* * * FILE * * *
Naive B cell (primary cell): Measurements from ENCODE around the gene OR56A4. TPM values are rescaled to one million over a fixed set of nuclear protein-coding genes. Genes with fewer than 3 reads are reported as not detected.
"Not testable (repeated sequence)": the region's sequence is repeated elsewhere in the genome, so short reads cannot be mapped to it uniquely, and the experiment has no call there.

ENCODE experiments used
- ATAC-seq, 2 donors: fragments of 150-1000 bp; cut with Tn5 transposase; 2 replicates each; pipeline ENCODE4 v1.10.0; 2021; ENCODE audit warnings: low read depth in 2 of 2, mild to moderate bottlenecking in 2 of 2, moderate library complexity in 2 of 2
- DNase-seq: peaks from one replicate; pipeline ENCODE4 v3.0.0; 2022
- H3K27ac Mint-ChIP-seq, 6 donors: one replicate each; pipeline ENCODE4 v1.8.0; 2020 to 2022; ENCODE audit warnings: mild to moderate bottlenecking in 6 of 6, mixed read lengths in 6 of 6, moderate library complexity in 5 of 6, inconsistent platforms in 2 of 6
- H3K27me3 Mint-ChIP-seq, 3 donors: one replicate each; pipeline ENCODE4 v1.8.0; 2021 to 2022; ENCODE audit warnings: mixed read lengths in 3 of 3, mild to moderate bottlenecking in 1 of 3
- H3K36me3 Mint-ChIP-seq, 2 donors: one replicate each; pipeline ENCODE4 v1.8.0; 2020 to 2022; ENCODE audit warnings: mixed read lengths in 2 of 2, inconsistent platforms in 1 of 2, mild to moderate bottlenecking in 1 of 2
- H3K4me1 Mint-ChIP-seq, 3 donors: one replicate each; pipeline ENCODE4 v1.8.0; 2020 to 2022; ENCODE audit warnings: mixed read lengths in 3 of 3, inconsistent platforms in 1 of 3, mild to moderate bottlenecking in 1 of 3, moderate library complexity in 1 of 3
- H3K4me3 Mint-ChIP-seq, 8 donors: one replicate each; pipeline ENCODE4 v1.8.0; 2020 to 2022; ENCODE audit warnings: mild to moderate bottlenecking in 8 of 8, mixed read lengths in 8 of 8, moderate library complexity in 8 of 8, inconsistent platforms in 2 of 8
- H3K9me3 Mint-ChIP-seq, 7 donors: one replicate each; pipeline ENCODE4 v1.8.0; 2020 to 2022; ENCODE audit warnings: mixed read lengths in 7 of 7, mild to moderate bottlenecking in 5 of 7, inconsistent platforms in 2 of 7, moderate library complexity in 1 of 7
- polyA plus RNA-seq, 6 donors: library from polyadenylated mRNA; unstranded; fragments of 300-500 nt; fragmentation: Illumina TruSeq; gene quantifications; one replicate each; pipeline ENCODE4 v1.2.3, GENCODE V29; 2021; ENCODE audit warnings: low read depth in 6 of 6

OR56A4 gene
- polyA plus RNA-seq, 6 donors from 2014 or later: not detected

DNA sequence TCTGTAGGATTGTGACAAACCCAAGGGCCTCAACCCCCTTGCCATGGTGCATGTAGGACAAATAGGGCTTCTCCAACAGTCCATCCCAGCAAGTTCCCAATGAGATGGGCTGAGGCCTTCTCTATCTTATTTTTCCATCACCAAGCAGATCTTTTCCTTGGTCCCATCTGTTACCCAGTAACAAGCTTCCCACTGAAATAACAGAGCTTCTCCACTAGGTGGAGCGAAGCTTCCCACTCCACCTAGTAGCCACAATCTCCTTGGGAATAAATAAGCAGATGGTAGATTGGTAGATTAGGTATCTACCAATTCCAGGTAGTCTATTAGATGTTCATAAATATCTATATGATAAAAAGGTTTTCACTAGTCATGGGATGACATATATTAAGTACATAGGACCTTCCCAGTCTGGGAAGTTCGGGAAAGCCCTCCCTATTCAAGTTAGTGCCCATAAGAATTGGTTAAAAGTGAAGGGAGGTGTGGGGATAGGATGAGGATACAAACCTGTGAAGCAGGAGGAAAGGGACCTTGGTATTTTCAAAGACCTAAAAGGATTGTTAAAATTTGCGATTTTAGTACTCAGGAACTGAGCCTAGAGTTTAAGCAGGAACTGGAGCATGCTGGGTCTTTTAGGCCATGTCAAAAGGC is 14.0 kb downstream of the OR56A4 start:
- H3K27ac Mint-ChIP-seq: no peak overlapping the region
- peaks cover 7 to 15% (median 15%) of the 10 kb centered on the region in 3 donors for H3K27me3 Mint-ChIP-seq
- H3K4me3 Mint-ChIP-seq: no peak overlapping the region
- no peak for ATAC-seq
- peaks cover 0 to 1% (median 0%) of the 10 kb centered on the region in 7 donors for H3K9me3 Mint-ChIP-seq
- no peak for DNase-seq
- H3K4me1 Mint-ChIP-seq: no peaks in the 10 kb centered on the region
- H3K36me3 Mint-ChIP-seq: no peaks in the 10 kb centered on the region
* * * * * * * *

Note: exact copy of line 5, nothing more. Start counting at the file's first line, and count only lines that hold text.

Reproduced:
- DNase-seq: peaks from one replicate; pipeline ENCODE4 v3.0.0; 2022